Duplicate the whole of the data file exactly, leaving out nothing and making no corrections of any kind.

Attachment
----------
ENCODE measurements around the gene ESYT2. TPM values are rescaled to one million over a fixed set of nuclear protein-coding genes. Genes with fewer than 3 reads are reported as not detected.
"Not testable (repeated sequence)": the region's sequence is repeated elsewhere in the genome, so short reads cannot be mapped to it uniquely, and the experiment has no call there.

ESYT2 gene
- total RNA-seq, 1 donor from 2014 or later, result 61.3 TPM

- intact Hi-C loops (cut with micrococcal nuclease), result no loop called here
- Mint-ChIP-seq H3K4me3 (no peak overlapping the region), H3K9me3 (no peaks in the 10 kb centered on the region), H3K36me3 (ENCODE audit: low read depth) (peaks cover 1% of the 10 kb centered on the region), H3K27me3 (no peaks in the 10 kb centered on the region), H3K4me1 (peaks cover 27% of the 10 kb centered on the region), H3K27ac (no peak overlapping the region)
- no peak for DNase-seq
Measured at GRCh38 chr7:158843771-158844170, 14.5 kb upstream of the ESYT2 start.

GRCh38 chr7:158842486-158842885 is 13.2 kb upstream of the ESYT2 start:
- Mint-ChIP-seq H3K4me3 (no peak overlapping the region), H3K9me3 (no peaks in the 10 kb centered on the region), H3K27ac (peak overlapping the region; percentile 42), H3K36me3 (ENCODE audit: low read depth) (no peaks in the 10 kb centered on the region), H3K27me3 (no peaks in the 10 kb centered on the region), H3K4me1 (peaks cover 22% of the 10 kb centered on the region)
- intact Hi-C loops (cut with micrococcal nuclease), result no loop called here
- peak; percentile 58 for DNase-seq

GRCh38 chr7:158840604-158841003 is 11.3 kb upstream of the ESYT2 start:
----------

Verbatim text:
ENCODE measurements around the gene ESYT2. TPM values are rescaled to one million over a fixed set of nuclear protein-coding genes. Genes with fewer than 3 reads are reported as not detected.
"Not testable (repeated sequence)": the region's sequence is repeated elsewhere in the genome, so short reads cannot be mapped to it uniquely, and the experiment has no call there.

ESYT2 gene
- total RNA-seq, 1 donor from 2014 or later, result 61.3 TPM

- intact Hi-C loops (cut with micrococcal nuclease), result no loop called here
- Mint-ChIP-seq H3K4me3 (no peak overlapping the region), H3K9me3 (no peaks in the 10 kb centered on the region), H3K36me3 (ENCODE audit: low read depth) (peaks cover 1% of the 10 kb centered on the region), H3K27me3 (no peaks in the 10 kb centered on the region), H3K4me1 (peaks cover 27% of the 10 kb centered on the region), H3K27ac (no peak overlapping the region)
- no peak for DNase-seq
Measured at GRCh38 chr7:158843771-158844170, 14.5 kb upstream of the ESYT2 start.

GRCh38 chr7:158842486-158842885 is 13.2 kb upstream of the ESYT2 start:
- Mint-ChIP-seq H3K4me3 (no peak overlapping the region), H3K9me3 (no peaks in the 10 kb centered on the region), H3K27ac (peak overlapping the region; percentile 42), H3K36me3 (ENCODE audit: low read depth) (no peaks in the 10 kb centered on the region), H3K27me3 (no peaks in the 10 kb centered on the region), H3K4me1 (peaks cover 22% of the 10 kb centered on the region)
- intact Hi-C loops (cut with micrococcal nuclease), result no loop called here
- peak; percentile 58 for DNase-seq

GRCh38 chr7:158840604-158841003 is 11.3 kb upstream of the ESYT2 start: